Last time, I talked about the fact that I had not found any evidence as of yet that my aunt’s memory of my grandfather’s arrest and the story in the book was true. I’d not been able to find mention of my grandfather in any of the archives of Kamp Vught. But then, at last, the answer to my inquiry to the NIOD came. They did not have any records of my grandfather at Kamp Vught either, but they told me to try the CABR archive kept at the National Archive.
The CABR is an archive that consists of files of people who came into contact with the Special Justice that was instated after World War Two to investigate anyone who was suspected of having sided with the Germans. If my grandfather had been arrested, or even just questioned, there would be a file about him. It’s a restricted archive, though, which means you need permission to view it. Luckily for me, my grandfather is deceased and I am a direct descendant, which is the best case scenario for getting access to my grandfather’s file. Provided, of course, that there was a file. I sent my enquiry and then the wait began.
The reply was thankfully quick and a positive one: there was a file on my grandfather and I had permission to view it! There was no guarantee to what was in there though. So I went to the National Archive. My mission was to prove or disprove these three facts:
- My grandfather served at the Eastern Front (book and family stories)
- My grandfather was arrested and imprisoned at Kamp Vught for several months (my aunt) or a year (book)
- My grandfather got to stay in the Netherland because of intervention by the Mayor of Voorschoten (my aunt)
Did I find my answers? Why, yes I did! And they were quite unexpected.
My grandfather served at the East Front
From his own statement, I was able to prove this fact. My grandfather didn’t only serve on the Eastern Front in the north, he served in several other countries as well.
Due to his statements, given at different times, I’ve been able to make a nearly complete reconstruction of the happenings since the Germans attacked the Netherlands (started preparing for War, even) until the capitulation of the Germans, which brought my grandfather back in the Netherlands with his family. I’ll write this up in a separate post at a later date, as it’s quite a story on its own.
My grandfather was arrested and imprisoned at Kamp Vught for several months or a year
This was the most important reason I went to the National Archive. I desperately wanted to know if this was true. One of the first papers I viewed after I opened the file was in fact an official message from Kamp Vught declaring the release of my grandfather! It was true and the proof was right in front of me. Reading the file, I found more documents proving this.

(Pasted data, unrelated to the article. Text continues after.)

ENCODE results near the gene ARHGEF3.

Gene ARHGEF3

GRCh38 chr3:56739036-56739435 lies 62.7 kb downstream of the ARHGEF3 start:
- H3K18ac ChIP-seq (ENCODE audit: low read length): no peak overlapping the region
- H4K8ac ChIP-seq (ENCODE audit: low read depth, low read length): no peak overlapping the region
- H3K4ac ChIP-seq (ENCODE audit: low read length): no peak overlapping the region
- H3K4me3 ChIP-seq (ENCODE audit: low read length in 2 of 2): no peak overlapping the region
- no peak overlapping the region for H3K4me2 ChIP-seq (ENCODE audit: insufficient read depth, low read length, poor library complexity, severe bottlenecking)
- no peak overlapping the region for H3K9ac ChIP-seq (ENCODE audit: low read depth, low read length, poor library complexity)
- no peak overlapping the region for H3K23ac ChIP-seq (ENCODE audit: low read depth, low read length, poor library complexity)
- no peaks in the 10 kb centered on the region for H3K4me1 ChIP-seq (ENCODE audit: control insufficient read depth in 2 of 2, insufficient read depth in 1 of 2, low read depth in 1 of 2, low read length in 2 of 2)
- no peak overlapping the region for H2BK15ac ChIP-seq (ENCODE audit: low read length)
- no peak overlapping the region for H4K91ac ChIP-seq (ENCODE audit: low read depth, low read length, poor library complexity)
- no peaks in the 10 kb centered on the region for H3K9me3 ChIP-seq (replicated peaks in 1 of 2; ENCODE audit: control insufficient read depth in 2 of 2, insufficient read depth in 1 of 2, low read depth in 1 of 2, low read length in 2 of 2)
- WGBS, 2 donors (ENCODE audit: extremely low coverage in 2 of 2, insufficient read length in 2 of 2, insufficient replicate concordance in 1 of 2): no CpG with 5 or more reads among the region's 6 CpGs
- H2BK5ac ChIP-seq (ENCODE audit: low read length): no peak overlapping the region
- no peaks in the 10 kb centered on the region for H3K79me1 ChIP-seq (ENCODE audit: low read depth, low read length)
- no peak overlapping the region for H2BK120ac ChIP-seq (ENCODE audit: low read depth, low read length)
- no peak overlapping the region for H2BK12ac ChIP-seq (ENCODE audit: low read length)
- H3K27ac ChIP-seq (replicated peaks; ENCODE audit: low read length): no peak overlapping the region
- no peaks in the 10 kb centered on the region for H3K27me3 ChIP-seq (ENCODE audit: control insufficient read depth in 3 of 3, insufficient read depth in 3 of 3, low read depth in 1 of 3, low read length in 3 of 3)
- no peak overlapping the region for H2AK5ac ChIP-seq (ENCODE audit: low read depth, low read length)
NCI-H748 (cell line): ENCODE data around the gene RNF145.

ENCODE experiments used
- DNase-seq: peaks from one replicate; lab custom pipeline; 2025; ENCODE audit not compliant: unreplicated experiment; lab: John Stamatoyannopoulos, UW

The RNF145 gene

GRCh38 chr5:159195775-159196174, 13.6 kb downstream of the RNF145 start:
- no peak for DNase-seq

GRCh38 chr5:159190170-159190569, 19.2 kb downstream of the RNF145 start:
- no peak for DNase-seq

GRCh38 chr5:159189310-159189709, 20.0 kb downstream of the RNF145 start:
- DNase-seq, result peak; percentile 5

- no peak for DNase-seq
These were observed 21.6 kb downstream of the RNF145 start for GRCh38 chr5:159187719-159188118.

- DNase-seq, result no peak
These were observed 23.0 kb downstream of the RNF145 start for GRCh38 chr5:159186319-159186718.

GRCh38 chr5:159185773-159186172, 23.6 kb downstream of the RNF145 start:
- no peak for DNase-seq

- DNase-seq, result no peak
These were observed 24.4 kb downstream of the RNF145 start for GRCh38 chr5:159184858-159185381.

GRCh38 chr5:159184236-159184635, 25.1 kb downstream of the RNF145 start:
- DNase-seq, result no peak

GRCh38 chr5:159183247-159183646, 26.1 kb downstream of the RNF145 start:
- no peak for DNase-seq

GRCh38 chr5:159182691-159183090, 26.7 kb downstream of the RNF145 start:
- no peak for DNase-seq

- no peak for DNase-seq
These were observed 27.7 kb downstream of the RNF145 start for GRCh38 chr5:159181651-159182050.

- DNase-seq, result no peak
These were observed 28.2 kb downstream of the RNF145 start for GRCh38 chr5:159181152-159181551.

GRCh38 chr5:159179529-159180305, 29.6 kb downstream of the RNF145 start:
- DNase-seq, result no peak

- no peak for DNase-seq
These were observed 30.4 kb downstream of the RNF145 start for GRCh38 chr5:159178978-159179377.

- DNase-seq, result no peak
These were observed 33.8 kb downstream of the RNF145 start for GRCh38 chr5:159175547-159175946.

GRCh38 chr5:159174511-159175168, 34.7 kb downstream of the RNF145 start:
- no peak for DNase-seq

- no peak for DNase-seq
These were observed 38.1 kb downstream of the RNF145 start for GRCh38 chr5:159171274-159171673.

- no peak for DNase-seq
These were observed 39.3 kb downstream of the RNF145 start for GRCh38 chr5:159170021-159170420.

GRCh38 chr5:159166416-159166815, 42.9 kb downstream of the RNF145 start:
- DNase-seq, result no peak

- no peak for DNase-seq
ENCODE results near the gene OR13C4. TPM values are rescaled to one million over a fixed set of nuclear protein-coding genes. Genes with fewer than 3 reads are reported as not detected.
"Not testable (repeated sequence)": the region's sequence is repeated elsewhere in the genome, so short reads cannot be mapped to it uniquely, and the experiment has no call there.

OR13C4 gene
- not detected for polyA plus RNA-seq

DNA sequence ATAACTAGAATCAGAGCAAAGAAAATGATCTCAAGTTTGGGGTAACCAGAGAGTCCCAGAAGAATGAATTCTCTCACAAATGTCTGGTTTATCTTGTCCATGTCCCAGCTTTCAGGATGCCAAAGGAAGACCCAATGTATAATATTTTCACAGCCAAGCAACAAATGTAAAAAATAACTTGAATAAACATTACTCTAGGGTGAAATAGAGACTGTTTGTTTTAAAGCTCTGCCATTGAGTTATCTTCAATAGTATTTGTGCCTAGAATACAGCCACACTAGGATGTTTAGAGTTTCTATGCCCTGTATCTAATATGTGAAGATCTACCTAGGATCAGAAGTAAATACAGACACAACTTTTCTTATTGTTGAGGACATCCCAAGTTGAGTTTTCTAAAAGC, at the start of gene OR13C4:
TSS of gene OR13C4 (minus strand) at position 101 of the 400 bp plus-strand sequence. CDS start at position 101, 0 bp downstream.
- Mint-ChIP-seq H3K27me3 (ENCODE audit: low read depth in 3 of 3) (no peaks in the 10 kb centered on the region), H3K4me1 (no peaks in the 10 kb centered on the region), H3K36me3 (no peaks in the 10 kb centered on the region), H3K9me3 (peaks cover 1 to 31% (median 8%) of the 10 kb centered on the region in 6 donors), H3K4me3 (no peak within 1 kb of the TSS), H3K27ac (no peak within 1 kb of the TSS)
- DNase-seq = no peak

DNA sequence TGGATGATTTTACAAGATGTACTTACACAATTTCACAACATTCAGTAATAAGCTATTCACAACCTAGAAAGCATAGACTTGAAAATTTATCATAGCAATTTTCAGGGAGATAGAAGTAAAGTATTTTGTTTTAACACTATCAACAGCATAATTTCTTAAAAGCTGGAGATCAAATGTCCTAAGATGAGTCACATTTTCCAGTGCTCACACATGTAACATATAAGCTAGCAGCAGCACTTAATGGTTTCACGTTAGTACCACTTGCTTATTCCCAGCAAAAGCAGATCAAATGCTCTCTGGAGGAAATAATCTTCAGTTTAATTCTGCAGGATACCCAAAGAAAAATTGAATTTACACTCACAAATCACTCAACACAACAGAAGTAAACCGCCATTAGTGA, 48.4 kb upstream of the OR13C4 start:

Although I have not been able to find my grandfather’s arrest date in the file, the earliest date I can place him at Kamp Vught is 22 August 1945. My aunt is right in this case, he was there for less than a year, as he is transferred to prison in Leiden on 1 December 1945. He’s released completely on 20 December 1945.
My grandfather got to stay in the Netherland because of intervention by the Mayor of Voorschoten
Before I get into what I found out about this in the file, first a little history on this. Before the war, law in the Netherlands was such that if a woman married a man, they assumed the man’s nationality. So when my grandfather’s sister Anna Knura married the Dutch Lambertus van Aken, she got the Dutch nationality. In reverse, when my grandfather married my Dutch grandmother she became a German national, as did their two children who were born before the war.
After the war, all German nationals were deported to Germany. My grandfather was first arrested, which delayed the deportation of him and his family, but they were supposed to be deported. However, in the file, the following note was found:
“Would initially be deported. Permission to stay only given because of exemplary behavior of the wife during the war.”
There was no sign of anything the Mayor might have written. There was a letter of recommendation from my grandfather’s brother-in-law Lambertus van Aken, who was a famous resistance fighter and also a big name in the clean-up after the war. In the end though, it was my grandmother’s actions in the war that kept the family in Voorschoten.
What were my grandmother’s actions, you might ask? Well, she helped Lambertus hide Jews and other wanted people during the war. There’d always been stories in the family about this, but I’ve never once heard my grandmother mention it, nor was there any proof. However, in Lambertus’ letter he comes right out and says she helped him by doing this, plus the note also indicates this happened. So by disproving this tidbit of the family legend I was researching, I proved another one!
Tuesday, in Part 4: Endings and Beginnings I will tell you about the very unexpected gems of information I found in this file – which of course brought me new questions I am still struggling with – as well as neatly wrapping up the research into this particular family legend.